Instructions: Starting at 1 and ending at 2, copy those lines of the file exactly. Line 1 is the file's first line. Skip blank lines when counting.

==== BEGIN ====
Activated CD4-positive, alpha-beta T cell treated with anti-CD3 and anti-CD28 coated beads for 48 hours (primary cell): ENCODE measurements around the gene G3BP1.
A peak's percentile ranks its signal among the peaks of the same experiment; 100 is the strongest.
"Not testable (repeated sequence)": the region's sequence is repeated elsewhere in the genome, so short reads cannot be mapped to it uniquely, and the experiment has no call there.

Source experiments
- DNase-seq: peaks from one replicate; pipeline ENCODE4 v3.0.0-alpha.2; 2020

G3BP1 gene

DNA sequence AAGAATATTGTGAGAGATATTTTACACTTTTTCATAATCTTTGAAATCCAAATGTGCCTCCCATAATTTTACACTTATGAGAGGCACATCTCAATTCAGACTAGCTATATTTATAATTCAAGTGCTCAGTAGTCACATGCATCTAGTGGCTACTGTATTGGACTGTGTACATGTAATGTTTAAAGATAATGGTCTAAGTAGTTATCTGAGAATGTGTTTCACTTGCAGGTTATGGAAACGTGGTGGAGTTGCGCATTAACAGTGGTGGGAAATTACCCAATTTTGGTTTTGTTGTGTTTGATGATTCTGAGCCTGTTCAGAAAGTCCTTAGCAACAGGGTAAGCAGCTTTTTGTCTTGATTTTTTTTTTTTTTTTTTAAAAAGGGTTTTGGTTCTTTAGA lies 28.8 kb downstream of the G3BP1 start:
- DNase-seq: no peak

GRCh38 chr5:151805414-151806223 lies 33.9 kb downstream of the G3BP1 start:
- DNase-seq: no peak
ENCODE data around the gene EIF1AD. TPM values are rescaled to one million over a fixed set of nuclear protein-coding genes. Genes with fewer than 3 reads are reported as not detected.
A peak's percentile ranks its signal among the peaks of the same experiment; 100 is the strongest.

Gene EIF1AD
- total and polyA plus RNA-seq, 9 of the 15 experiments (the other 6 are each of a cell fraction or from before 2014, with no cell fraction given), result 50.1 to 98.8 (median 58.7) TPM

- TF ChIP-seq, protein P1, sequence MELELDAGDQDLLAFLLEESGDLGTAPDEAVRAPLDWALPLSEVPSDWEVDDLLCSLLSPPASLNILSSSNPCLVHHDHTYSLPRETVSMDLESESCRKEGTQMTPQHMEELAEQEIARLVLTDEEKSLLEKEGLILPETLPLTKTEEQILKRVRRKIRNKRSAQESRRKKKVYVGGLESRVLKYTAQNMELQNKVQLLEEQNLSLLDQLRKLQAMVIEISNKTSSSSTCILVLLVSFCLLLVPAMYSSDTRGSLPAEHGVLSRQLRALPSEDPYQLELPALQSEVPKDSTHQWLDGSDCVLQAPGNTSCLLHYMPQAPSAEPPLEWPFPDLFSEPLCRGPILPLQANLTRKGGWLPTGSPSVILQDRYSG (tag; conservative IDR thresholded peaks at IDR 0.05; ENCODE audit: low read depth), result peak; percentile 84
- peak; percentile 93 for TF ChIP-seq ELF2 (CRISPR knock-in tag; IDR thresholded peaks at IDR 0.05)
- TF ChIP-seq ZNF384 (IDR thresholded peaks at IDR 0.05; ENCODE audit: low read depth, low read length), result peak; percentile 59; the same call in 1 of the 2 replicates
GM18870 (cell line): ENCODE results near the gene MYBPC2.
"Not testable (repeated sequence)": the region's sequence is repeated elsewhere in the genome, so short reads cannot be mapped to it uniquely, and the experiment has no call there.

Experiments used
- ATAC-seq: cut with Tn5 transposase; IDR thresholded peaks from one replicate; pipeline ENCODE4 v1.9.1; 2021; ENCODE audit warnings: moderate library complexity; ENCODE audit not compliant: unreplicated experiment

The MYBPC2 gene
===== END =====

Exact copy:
Activated CD4-positive, alpha-beta T cell treated with anti-CD3 and anti-CD28 coated beads for 48 hours (primary cell): ENCODE measurements around the gene G3BP1.
A peak's percentile ranks its signal among the peaks of the same experiment; 100 is the strongest.